The Ethics of Storytelling

I hope you’ll pardon the strange format this time around. I know it’s been a steady stream of flash fictions for some time now, so I thought it might be prudent to talk about one of the barriers holding back further Alabama Ex-Pat stories: ethics.

How do you tell a story that isn’t completely yours? 

The response to my Alabama Ex-Pat series pleasantly surprised me. I’m not much of anyone, but I do enjoy getting a message here and there telling me that someone found it meaningful. Those essays didn’t start out as anything ambitious, either. At their core, they’re just primal screams. 

When I started them, I really, really needed to scream. I was a thousand miles away from home, but everything that chased me away kept racing around in my head like I never left. The visits added to it, only because they juxtaposed the things I missed with the things that sickened me. 

I didn’t stop doing them because that changed. The mixed feelings remain, though the homesickness comes and goes less often. A good, short visit gives me a chance to breathe the warm air and enjoy the company of fireflies and magnolias, but I’m ready to go almost as soon as I get there. I like to get out before the novelty of familiarity wears off, and my old devils come calling.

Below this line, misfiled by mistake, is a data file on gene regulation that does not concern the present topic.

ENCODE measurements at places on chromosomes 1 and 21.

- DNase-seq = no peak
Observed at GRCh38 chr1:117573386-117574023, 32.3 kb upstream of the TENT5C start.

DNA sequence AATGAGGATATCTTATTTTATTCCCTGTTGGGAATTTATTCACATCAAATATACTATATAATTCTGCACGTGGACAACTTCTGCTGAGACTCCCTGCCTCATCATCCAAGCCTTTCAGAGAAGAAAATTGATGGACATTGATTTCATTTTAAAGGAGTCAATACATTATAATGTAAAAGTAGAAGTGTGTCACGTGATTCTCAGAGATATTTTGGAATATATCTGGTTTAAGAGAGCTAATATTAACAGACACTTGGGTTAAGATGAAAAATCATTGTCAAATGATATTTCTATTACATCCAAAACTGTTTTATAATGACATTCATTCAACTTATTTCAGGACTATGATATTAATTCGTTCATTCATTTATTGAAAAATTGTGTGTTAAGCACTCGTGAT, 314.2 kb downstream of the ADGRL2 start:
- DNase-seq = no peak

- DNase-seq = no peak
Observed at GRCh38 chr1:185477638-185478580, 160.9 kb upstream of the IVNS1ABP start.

Devils are plentiful. I’d have no trouble continuing. I stopped because so many of those stories intersect with those of others, and I’m not sure if it’s fair to tell them. I could tell you about seeing gay teenagers’ lives destroyed by their hateful parents, or old-blood southern families keeping unspeakable secrets, or filth that went down at high school gatherings in the Alabama mountains. I’d love to tell you about a confusing and terrifying sexual experience I had in the deep woods, or the ferocious hatred raging within a friend’s good-Christian family. The  mountains are ripe with good fruit. The thing is, the people in those stories are all still alive.

I still know most of them, too.

So, I’d love to tell you the dramatic and tragic story of my closest friends and family from those days. There are tales of abuse, where I held them as they cried. One night, I received a horrifying phone call where a friend told me goodbye before disappearing. There’s the preacher’s son who made an active and open campaign to out both me and a vulnerable classmate as LGBT. Of course, I have my own family secrets to spill, too.

I’d really, really love to. But these people are alive. Some of them read. Some of the villains of these stories read, too. I’m not sure if any amount of vagueness and name-changing would keep these stories from sticking out to those who know.

If I tell those stories, what am I really doing? Who am I putting at risk, and should I do it? 

I wish I could. I crave the primal scream. But for now, I won’t. I’m thinking of them.

What do you think?

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